CJ Manjarres-Wahlberg’s time in the Navy set him up for a career in high-risk safety and environmental management and instilled in him a long-standing dedication to service.
CJ knows he’s luckier than most – not everyone finds their direction at 17 that lasts a lifetime.
“I was in the Navy for 11 years, straight from high school, and I loved it,” he said. “The best part was when we were based in Sydney and I’d be living on a ship berthed at fleet base east in the harbour, having a morning coffee from the bridge wing looking over at the Opera House and Lady Macquarie’s Chair. It was a beautiful way to start your day.
“But really, I’m so thankful to the Navy for giving me life skills I still use today; things like making your bed which taught me discipline, organisation, planning, leadership, teamwork, and respecting people. And mostly just how to get along with everyone from diverse backgrounds. It was the best thing I could have done.”
After leaving the Navy, CJ built a career in maritime oil, gas and mining that took him all over the Asia Pacific and down to the Southern Ocean, including Papua New Guinea, Singapore, and Malaysia. Needless to say, CJ is a born adventurer and traveller who says the fly-in fly-out (FIFO) life has always suited him.
“It’s exciting, every few weeks you’re on a plane heading somewhere. With the Navy I was always on a ship going somewhere new, so it was a familiar life to me.”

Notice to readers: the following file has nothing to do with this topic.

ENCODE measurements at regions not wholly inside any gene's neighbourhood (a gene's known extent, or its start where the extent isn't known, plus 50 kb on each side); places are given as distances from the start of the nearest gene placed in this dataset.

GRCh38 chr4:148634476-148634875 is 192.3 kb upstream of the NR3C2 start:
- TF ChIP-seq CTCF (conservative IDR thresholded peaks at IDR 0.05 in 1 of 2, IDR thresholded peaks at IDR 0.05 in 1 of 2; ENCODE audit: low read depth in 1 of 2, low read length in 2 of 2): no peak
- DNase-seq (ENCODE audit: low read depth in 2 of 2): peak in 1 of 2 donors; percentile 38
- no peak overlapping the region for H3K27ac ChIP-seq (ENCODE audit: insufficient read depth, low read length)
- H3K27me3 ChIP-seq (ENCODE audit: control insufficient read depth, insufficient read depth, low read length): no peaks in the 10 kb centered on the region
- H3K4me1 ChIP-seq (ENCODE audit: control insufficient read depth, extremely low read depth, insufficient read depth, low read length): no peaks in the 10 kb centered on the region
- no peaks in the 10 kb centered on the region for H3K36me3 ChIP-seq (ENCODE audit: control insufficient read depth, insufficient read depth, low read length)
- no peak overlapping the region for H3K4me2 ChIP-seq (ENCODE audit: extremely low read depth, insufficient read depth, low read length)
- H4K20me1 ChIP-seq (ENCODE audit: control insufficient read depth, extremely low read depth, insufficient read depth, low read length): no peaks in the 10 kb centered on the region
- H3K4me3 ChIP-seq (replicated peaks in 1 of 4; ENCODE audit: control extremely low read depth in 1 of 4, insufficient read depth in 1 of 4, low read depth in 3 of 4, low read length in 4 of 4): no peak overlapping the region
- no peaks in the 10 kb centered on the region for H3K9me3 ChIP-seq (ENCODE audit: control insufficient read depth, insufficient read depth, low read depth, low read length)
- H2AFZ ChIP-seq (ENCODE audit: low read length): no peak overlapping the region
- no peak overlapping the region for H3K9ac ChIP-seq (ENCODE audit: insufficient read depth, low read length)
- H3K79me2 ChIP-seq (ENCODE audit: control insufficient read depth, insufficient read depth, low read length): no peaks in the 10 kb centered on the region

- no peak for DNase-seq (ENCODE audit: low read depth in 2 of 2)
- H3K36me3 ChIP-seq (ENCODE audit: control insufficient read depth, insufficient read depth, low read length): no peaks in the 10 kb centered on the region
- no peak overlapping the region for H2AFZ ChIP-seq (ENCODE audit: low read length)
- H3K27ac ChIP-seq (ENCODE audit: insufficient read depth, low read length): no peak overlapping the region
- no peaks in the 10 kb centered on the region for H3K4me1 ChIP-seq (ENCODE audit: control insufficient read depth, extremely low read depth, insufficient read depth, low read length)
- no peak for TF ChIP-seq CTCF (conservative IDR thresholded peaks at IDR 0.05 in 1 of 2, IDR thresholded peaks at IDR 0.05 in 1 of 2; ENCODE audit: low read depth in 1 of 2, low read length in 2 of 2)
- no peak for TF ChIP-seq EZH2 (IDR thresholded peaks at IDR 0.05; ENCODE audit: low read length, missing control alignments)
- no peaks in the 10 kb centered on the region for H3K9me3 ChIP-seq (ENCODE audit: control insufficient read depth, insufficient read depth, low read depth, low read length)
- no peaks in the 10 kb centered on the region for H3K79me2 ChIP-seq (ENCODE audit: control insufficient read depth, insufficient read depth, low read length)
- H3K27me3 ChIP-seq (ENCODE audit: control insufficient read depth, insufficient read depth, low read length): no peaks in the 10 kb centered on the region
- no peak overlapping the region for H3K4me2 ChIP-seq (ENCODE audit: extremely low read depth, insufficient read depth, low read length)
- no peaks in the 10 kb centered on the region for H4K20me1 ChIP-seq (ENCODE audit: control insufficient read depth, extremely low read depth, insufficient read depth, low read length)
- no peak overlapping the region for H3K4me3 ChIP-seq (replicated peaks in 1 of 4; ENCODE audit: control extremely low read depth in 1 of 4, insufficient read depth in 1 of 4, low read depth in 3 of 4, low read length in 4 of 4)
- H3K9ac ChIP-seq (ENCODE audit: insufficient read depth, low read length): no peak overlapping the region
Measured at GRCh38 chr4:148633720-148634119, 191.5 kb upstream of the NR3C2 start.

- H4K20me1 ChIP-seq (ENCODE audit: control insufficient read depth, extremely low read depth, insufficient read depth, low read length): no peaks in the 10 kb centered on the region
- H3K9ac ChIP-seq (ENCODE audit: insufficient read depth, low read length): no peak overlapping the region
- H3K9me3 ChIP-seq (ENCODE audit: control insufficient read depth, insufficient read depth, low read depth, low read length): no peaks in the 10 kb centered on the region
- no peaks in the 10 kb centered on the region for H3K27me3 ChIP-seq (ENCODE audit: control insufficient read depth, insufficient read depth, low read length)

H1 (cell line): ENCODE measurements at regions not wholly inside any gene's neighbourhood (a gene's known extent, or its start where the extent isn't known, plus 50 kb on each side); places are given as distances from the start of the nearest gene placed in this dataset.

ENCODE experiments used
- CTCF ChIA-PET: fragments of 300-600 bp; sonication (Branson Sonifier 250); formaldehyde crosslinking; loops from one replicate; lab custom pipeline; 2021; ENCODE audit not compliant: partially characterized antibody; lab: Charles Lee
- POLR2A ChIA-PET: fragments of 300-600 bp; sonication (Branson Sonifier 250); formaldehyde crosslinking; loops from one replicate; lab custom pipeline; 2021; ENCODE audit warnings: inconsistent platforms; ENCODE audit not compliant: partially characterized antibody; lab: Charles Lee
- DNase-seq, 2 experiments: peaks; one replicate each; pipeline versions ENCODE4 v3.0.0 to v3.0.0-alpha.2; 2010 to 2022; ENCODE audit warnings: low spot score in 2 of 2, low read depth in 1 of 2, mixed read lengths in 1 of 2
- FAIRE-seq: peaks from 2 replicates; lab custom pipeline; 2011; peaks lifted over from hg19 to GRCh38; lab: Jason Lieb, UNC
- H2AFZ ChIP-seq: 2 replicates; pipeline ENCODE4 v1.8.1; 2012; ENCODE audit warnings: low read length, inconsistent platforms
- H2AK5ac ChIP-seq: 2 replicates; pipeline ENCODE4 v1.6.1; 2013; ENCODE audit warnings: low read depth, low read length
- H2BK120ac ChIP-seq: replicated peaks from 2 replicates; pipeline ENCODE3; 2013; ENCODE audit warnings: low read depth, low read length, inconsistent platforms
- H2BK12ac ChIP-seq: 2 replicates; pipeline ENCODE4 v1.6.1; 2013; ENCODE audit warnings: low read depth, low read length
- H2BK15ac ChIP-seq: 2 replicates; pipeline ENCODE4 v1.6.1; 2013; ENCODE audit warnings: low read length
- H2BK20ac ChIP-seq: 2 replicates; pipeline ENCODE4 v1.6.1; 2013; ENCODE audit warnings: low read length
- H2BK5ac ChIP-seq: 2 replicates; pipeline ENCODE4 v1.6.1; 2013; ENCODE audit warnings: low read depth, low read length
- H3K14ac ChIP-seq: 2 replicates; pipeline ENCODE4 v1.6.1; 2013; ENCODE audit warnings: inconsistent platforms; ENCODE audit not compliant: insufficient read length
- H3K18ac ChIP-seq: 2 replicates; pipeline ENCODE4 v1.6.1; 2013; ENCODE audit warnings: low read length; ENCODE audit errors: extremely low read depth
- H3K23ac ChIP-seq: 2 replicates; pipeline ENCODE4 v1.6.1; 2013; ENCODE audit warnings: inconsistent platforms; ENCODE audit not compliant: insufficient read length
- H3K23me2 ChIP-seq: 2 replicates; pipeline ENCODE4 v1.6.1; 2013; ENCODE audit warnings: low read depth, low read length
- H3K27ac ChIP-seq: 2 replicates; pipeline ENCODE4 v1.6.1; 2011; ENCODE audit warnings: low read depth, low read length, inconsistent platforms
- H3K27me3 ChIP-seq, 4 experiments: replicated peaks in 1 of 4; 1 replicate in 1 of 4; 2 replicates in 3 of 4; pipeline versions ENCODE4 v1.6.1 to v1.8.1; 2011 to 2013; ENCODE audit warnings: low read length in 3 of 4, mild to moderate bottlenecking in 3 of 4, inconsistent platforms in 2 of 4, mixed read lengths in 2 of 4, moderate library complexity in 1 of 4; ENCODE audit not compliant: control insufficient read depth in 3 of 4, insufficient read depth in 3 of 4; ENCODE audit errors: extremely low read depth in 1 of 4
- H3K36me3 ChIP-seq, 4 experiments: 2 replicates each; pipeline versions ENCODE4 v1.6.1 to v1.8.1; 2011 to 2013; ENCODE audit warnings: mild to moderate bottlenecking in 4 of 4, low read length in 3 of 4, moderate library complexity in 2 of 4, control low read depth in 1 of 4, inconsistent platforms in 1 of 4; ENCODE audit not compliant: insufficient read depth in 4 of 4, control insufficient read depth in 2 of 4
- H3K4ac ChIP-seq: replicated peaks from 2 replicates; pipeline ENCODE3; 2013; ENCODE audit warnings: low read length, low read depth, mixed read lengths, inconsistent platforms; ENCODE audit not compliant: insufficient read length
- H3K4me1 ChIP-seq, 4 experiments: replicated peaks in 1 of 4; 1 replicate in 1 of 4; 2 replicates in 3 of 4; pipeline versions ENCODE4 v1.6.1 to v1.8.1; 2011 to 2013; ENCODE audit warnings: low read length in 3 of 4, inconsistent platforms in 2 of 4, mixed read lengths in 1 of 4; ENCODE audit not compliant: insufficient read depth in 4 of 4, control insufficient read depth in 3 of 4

A safe surprise
CJ is now a chartered risk manager, a certified safety professional, and a work health, safety and environmental manager for a drilling company, as well as a part-time ships officer and a not-for-profit board member.
Yet CJ says having a career in safety still comes as somewhat of a surprise to him.
“Ha! If you said to me 20 years ago I’d be working in safety, I’d have thought no, what could be more boring? But it feels like everything with my career evolved naturally.
"Safety has been ingrained in everything I’ve done, right from my Navy days, so it’s been a natural progression. These days, there’s so many things you can do in risk, safety and environmental management.
“It was part of my old life at sea, and when I was working in mining in Papua New Guinea, in integrated oil and gas in Malaysia, and when I was offshore on oil and gas platforms. Safety is married to everything, so I’ve been exposed to a lot of different aspects of it. Now, I love it.”
By the seaside
The famous Sydney harbourside Barangaroo project has been one of CJ’s most recent challenges.
“I work for a company who completed a major part of the drilling for the new buildings there. However, before the buildings went up there was a lot of contaminants in the area and a lot of HAZMAT from the old gas works. We had to develop a contamination management plan for everything that was coming out of the ground.